This song is really different from the other music I’ve put out. My last EP was very thought out and perfected in the sense that there were multiple versions of all the demos and a lot went in to getting each song to where they were. This was a song my producer Will Baker and I just sort of freestyled on a whim at the end of the session, it just kind of hits different. For me, the process of making music is the best part so finding different ways of making music is super rewarding.
What was it like making the music video for “Won’t Make Me Cry”? How creatively involved with the overall process were you?
It was fun! Sydney Hard really came through with the creative direction. Because the entire country was on lockdown we had the idea to just film as much as we could and send it to Hassan Rashid who is INSANELY talented. Sydney, my best friend Lily and I took a bunch of weird borderline unusable footage- Hassan was the one who really pulled it all together. He added a bunch of animation and just edited it to be a lot more interesting. I just wanted it to feel true to the quarantine moment without it being boring and expected.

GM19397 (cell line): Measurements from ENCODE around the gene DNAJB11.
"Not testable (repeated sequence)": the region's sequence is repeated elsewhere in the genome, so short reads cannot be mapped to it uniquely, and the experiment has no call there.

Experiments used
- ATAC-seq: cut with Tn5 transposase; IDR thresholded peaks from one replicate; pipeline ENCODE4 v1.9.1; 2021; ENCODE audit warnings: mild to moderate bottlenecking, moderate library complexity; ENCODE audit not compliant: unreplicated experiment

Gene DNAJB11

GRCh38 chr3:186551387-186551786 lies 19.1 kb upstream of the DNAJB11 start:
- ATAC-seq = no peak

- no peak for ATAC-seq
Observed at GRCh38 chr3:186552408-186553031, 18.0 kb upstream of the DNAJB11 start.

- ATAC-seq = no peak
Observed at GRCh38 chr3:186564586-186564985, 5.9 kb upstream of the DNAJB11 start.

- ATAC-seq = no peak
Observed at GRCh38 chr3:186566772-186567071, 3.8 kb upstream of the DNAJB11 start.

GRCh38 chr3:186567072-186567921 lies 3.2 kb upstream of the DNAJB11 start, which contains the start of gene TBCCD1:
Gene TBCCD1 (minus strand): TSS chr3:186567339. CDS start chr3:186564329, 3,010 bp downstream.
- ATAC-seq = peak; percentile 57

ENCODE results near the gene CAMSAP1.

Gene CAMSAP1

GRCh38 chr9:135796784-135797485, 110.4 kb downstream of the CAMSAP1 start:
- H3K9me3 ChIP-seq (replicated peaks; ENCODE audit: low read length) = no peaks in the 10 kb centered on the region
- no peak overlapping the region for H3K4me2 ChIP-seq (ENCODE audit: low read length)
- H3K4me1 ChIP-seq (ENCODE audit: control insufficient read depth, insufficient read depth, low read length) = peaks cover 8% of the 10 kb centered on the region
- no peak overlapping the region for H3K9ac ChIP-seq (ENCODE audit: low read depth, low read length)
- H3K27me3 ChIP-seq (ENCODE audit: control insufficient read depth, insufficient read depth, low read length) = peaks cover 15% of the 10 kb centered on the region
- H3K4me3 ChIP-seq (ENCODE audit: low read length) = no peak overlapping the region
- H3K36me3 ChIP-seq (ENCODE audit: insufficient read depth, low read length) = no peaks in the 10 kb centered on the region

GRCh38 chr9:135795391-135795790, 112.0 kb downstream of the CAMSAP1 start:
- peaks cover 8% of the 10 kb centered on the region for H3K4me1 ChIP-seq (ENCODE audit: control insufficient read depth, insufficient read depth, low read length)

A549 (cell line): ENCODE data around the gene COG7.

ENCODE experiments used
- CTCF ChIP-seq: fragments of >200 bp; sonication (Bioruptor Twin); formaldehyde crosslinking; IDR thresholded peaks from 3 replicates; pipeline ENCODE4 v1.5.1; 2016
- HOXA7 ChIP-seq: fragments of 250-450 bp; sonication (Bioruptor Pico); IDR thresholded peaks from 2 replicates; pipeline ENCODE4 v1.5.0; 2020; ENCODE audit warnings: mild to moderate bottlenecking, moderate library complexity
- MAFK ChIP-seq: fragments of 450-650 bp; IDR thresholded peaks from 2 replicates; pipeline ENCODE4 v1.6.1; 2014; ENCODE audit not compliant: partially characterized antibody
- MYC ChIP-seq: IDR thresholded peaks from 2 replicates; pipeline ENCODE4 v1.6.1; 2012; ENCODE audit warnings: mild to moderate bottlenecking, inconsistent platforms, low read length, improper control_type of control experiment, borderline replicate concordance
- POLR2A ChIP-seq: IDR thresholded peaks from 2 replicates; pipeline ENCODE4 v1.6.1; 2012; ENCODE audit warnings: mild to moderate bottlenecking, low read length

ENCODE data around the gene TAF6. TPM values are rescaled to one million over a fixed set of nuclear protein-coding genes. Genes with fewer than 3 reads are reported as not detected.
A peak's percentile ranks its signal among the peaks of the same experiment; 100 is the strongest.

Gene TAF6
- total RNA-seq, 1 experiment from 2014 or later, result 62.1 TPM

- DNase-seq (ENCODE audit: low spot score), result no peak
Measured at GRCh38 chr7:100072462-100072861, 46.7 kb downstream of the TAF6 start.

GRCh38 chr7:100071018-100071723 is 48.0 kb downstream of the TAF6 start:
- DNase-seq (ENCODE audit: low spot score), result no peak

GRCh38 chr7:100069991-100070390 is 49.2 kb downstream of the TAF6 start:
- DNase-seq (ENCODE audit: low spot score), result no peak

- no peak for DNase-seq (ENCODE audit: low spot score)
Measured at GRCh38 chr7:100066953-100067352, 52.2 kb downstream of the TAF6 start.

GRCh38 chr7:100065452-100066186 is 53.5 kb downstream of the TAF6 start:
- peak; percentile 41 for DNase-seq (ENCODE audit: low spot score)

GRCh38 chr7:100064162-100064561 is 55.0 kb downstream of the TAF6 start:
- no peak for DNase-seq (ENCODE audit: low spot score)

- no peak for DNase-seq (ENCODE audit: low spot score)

What musicians would you absolutely love to work with in the future? Who has consistently been inspiring you and the music that you make?
It’s funny because I used to just dream of having friends I could work with, people I could bounce ideas off of and send demos to. The majority of my friends aren’t in music, and then when I did start to make friends with collaborators a lot of times it just felt professional and not super personal. Sometimes it gets lonely when you’re in your own creative bubble so now that I’ve really started to build relationships with these people I feel BLESSED. I’m really grateful to work with the people I do and get to call a lot of them friends, especially Sydney, Will and my manager Steve! They make me want to work harder and be better because they’re so good at what they do.
At the end of the day, what do you hope people take away from your music?
I was honestly really scared to put out this song. I cried on the phone with my manager for approx. 30 minutes the day before it came out. I hope people know it’s okay to be vulnerable, it’s okay to put yourself out there- you’ll be okay. <3